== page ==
German Shepherd Dog > Cryptorchid (14 replies)
by MrsHarris219 on 16 August 2011 - 20:52
|Question for you folks that have seen or dealt with this.|
I have a 1.5yo black GSD. Unfortunately when I got him as a puppy [with breeding rights] I found out from my vet he had a retained testicle. I went back to the owner of the mother [the woman I bought him from] and let her know, she told me to wait and that it would fall... well it never did. I went back months later letting her know I expected compensation. I paid full price to breed a male and now I can't. Unfortunately she's dropped under the radar and now I can't find her.
Either way the problem I have now is what to do. I'm still in contact with the owner of the father and she suggested I come on here and see what others think before I neuter him. I read article after article that says the retained testicle can cause cancer. So rather than risking his health later, I want to get him fixed. I still want him to grow to his full potential though. But what is your experiance with this? What do you suggest I do?
Thanks in advance folks.
by Ramage on 16 August 2011 - 23:34
|I bought one like this once. He never dropped that one, so we returned him. I think he was 6 months old at the time? It has been years, so I cannot remember. The breeder planned to wait him out and see if he dropped, but I don't believe he ever did. If this were my dog, I would neuter him. The retained testical can very easily cause cancer. I wouldn't want to risk it.|
I'm not sure about dogs, but I know with horses some vets can reach up in there and draw the retained testicle out. It then becomes a typical surgery and costs less. However, it depends on how tightly it's in there. Often times, this is not possible to draw them down ... but just thought I'd mention it.
by CMills on 17 August 2011 - 01:50
|You can also possibly have it pulled down then the vet puts a stitch or two in there to hold it down in place. I still wouldn't breed him, but at least the health risks won't be there with keeping the retained testicle. I've never known them to drop after 6-7 months.|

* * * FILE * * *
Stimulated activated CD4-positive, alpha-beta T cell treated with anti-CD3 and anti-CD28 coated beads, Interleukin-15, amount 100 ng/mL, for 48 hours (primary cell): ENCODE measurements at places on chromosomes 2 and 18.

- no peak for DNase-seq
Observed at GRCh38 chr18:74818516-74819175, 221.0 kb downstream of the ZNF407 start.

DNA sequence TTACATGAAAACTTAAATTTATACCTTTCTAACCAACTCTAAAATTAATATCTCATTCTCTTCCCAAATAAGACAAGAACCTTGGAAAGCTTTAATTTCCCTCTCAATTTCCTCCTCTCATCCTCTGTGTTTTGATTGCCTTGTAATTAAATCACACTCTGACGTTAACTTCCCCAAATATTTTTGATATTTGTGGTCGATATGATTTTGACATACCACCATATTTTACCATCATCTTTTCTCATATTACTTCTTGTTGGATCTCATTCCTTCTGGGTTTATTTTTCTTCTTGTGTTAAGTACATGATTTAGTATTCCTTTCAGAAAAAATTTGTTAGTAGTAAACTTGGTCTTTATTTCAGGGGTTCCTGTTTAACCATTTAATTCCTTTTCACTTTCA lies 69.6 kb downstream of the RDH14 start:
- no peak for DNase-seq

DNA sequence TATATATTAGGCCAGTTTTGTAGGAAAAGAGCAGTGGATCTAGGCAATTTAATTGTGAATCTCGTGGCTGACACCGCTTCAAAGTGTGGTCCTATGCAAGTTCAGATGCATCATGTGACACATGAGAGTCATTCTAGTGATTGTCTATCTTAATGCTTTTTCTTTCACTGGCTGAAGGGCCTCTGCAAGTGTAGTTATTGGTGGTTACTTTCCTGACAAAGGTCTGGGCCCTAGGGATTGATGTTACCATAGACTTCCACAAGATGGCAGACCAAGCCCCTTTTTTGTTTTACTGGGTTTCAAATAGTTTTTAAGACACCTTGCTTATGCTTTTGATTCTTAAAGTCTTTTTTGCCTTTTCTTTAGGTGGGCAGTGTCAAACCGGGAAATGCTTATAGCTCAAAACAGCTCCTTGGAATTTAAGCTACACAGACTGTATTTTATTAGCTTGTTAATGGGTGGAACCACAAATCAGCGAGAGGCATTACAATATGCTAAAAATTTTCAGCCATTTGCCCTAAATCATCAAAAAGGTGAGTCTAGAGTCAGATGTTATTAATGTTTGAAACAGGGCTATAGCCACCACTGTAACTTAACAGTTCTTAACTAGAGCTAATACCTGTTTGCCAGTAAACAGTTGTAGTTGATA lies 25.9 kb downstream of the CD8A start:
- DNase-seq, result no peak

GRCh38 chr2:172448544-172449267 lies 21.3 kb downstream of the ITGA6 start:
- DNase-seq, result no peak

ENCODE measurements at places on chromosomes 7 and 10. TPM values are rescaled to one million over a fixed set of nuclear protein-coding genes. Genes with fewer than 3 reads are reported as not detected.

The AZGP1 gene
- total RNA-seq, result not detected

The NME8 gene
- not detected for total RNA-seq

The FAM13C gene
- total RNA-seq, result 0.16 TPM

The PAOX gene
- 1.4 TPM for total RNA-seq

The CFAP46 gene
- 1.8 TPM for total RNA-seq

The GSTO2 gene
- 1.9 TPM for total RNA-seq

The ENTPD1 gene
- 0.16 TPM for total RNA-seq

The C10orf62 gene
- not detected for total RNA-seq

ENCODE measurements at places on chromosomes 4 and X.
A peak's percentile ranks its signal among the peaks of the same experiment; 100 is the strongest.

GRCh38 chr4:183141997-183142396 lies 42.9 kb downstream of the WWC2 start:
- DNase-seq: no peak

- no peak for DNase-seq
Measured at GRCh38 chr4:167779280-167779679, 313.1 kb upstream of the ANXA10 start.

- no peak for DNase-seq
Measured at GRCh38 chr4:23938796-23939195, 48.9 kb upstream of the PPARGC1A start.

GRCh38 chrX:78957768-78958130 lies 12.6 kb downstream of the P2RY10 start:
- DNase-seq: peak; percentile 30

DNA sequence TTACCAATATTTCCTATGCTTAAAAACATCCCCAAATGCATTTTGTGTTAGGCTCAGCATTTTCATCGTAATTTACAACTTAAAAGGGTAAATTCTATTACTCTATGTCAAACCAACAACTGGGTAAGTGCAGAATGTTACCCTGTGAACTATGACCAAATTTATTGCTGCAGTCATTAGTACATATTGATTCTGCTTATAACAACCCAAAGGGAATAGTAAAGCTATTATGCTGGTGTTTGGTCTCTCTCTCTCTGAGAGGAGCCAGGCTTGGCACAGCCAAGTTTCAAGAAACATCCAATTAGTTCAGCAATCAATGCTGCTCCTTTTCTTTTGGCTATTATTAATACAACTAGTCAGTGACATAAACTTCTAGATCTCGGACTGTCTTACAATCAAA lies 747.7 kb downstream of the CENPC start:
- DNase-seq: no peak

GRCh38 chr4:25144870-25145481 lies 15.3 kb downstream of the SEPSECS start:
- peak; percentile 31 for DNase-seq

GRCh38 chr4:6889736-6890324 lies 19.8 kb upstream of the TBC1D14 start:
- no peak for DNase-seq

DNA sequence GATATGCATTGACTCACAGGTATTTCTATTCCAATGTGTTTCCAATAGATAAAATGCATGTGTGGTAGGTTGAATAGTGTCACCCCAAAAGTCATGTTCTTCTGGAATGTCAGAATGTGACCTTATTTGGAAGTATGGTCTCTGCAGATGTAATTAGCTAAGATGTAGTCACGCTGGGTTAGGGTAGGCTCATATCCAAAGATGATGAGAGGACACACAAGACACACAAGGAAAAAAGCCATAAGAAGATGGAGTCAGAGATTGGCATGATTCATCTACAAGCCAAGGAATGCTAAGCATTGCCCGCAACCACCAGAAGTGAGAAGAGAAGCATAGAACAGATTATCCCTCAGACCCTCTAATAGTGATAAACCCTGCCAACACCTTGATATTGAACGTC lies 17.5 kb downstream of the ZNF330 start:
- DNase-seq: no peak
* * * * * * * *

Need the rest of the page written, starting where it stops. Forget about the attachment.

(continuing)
by jmopaso on 17 August 2011 - 02:29
|I would have him neutered. If the retained testicle is inguinal, the vet can often reach it from the usual neuter incision. If it is abdominally retained an abdominal incision must be made and the testicle fished out of the belly. In 15 years in the veterinary world I have seen a few males with retained testicles who turned out to be really challenging for the surgeon, as they turned out to be hermaphrodites.|
If the testicle is abdominal, I have seen it go easy and I have also seen it take a long time to locate the testicle. It is usually abnormally small and sometimes difficult to locate.
However, I do recommend neutering him. At 1 1/2 years of age, you have attained the majority of growth and you do increase your risk of cancer the longer the retained testicle stays in there.
by GSDBESTK9 on 17 August 2011 - 11:47
|I would neuter him, BUT you don't have to do it right now. You can wait till he is 2 years old. He will be fine. That is what I did with mine years ago.|
by mirasmom on 17 August 2011 - 12:39
|I would have him neutered at 2 years old, after he is all done growing.|
I had a GSD years back with a retained testicle, he was just a pet, no plans to breed him,
well I didn't want to take away his dog parts, and he ended up with a large cancerous mass
in the area where his retained testicle was, he was put down on the operating table, so sad.
But, not to worry, your dog won't get cancer tomorrow, you can wait till he's all done growing,
in the long run he'll be physically and mentally more stable, than if he's neutered as a pup.
Good luck with your decision.
by Donnerstorm on 17 August 2011 - 21:48
|OK, I'm gonna play devil's advocate for a minute... The father's owner suggested you come on a database to get opinions from dog owners about what to do in a medical situation. You paid full price for a male to breed... You came on a website to ask dog owners their opinion on what to do with a retained testical... 1. I'm assuming you had this conversation with your vet, if you don't trust your vet enough to follow his advice, get a new vet. 2. What happened to you should probably know something about dogs before you decide to breed them???|
by Jenni78 on 18 August 2011 - 01:13
|Paula is the only person w/a real occurrence of cancer from a retained testicle I have ever heard of.|
I wouldn't neuter him for it. If it concerns you, have the vet fix it and drop it down.